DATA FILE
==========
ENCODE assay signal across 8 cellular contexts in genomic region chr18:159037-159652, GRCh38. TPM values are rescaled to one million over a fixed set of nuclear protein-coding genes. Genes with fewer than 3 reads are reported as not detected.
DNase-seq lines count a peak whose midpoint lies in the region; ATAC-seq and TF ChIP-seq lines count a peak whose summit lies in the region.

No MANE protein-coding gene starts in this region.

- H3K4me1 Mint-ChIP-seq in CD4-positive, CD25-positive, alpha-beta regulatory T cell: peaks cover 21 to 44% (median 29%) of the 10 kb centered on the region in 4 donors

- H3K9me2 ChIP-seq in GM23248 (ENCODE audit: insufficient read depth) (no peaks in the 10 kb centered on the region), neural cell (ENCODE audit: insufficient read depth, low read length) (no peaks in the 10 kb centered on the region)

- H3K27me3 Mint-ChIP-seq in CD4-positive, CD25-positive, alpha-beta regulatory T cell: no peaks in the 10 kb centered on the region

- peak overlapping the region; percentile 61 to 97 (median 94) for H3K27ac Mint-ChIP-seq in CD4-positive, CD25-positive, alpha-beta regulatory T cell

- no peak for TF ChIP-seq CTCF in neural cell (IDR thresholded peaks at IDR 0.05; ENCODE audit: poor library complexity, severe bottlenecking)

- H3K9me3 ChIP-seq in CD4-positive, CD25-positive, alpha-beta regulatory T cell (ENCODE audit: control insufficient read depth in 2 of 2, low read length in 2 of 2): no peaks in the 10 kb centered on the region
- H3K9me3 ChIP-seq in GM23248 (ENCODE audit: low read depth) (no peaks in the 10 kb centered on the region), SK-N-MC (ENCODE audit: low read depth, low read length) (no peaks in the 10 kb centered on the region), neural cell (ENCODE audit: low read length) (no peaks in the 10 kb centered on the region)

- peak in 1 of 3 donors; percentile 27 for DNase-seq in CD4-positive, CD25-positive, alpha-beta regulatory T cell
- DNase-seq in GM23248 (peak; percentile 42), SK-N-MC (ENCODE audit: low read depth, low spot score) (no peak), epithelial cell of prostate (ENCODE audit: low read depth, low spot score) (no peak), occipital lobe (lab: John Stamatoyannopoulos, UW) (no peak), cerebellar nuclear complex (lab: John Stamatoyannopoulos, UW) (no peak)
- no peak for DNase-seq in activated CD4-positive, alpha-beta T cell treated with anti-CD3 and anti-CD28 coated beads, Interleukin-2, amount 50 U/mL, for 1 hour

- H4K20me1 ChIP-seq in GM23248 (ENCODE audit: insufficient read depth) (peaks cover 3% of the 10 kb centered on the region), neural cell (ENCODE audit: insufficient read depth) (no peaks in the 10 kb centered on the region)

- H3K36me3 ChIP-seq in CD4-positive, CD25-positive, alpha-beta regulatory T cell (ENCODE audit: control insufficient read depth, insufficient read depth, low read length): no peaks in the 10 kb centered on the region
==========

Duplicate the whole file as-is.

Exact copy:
ENCODE assay signal across 8 cellular contexts in genomic region chr18:159037-159652, GRCh38. TPM values are rescaled to one million over a fixed set of nuclear protein-coding genes. Genes with fewer than 3 reads are reported as not detected.
DNase-seq lines count a peak whose midpoint lies in the region; ATAC-seq and TF ChIP-seq lines count a peak whose summit lies in the region.

No MANE protein-coding gene starts in this region.

- H3K4me1 Mint-ChIP-seq in CD4-positive, CD25-positive, alpha-beta regulatory T cell: peaks cover 21 to 44% (median 29%) of the 10 kb centered on the region in 4 donors

- H3K9me2 ChIP-seq in GM23248 (ENCODE audit: insufficient read depth) (no peaks in the 10 kb centered on the region), neural cell (ENCODE audit: insufficient read depth, low read length) (no peaks in the 10 kb centered on the region)

- H3K27me3 Mint-ChIP-seq in CD4-positive, CD25-positive, alpha-beta regulatory T cell: no peaks in the 10 kb centered on the region

- peak overlapping the region; percentile 61 to 97 (median 94) for H3K27ac Mint-ChIP-seq in CD4-positive, CD25-positive, alpha-beta regulatory T cell

- no peak for TF ChIP-seq CTCF in neural cell (IDR thresholded peaks at IDR 0.05; ENCODE audit: poor library complexity, severe bottlenecking)

- H3K9me3 ChIP-seq in CD4-positive, CD25-positive, alpha-beta regulatory T cell (ENCODE audit: control insufficient read depth in 2 of 2, low read length in 2 of 2): no peaks in the 10 kb centered on the region
- H3K9me3 ChIP-seq in GM23248 (ENCODE audit: low read depth) (no peaks in the 10 kb centered on the region), SK-N-MC (ENCODE audit: low read depth, low read length) (no peaks in the 10 kb centered on the region), neural cell (ENCODE audit: low read length) (no peaks in the 10 kb centered on the region)

- peak in 1 of 3 donors; percentile 27 for DNase-seq in CD4-positive, CD25-positive, alpha-beta regulatory T cell
- DNase-seq in GM23248 (peak; percentile 42), SK-N-MC (ENCODE audit: low read depth, low spot score) (no peak), epithelial cell of prostate (ENCODE audit: low read depth, low spot score) (no peak), occipital lobe (lab: John Stamatoyannopoulos, UW) (no peak), cerebellar nuclear complex (lab: John Stamatoyannopoulos, UW) (no peak)
- no peak for DNase-seq in activated CD4-positive, alpha-beta T cell treated with anti-CD3 and anti-CD28 coated beads, Interleukin-2, amount 50 U/mL, for 1 hour

- H4K20me1 ChIP-seq in GM23248 (ENCODE audit: insufficient read depth) (peaks cover 3% of the 10 kb centered on the region), neural cell (ENCODE audit: insufficient read depth) (no peaks in the 10 kb centered on the region)

- H3K36me3 ChIP-seq in CD4-positive, CD25-positive, alpha-beta regulatory T cell (ENCODE audit: control insufficient read depth, insufficient read depth, low read length): no peaks in the 10 kb centered on the region